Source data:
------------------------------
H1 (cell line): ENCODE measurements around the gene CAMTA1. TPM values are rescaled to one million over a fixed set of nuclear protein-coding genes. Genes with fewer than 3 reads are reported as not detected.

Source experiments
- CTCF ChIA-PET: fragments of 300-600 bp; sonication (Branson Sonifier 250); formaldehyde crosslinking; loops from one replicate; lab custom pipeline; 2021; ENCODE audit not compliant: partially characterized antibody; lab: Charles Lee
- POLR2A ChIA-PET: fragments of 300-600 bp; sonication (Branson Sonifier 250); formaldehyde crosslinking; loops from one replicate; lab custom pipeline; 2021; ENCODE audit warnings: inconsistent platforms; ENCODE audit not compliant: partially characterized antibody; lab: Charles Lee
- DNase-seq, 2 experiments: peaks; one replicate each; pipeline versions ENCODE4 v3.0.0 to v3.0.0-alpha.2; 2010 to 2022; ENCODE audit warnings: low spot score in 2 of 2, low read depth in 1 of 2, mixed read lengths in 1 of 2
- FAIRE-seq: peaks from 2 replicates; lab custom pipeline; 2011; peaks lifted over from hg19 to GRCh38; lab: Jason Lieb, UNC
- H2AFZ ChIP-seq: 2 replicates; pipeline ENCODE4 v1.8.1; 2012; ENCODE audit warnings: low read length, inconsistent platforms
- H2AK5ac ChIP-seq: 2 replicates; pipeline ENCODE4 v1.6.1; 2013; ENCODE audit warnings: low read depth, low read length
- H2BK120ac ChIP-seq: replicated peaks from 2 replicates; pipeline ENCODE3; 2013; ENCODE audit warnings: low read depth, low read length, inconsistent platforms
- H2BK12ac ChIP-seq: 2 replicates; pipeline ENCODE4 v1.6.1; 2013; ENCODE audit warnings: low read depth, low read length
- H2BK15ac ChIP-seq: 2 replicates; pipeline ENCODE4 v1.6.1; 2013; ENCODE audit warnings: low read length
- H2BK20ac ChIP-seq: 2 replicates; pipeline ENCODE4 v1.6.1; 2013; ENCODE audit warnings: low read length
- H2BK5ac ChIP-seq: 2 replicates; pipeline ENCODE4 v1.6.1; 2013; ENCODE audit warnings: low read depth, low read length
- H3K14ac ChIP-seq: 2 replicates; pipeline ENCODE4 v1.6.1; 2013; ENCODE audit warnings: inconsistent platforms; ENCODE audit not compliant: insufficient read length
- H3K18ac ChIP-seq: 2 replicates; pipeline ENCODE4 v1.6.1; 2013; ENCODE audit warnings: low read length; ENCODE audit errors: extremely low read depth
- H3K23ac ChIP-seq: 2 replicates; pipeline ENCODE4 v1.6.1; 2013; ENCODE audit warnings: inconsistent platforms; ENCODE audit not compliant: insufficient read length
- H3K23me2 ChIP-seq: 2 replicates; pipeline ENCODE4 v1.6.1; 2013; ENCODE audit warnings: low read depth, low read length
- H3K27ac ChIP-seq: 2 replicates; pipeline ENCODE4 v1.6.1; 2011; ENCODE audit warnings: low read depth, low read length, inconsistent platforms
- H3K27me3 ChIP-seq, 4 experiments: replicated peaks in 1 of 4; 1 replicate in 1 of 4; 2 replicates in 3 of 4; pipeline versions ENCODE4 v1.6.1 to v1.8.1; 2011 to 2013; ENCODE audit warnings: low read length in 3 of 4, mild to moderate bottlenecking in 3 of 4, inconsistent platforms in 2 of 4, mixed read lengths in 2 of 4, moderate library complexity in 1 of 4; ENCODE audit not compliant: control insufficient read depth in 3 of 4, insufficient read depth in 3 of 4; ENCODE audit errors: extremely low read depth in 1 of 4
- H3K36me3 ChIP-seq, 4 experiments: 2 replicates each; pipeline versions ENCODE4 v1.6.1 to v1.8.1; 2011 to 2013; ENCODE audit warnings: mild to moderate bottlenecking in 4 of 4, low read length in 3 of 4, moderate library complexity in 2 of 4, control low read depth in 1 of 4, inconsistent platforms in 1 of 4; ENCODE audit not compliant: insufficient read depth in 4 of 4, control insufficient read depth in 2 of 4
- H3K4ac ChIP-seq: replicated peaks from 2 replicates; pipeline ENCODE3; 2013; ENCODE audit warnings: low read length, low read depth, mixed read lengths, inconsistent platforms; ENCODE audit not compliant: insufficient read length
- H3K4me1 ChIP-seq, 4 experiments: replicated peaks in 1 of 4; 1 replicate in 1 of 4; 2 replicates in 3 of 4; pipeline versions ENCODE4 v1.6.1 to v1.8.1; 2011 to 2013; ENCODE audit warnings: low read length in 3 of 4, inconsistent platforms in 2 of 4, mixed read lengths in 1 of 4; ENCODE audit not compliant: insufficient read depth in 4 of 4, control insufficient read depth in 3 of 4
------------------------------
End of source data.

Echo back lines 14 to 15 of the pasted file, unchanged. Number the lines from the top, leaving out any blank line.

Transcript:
- H3K14ac ChIP-seq: 2 replicates; pipeline ENCODE4 v1.6.1; 2013; ENCODE audit warnings: inconsistent platforms; ENCODE audit not compliant: insufficient read length
- H3K18ac ChIP-seq: 2 replicates; pipeline ENCODE4 v1.6.1; 2013; ENCODE audit warnings: low read length; ENCODE audit errors: extremely low read depth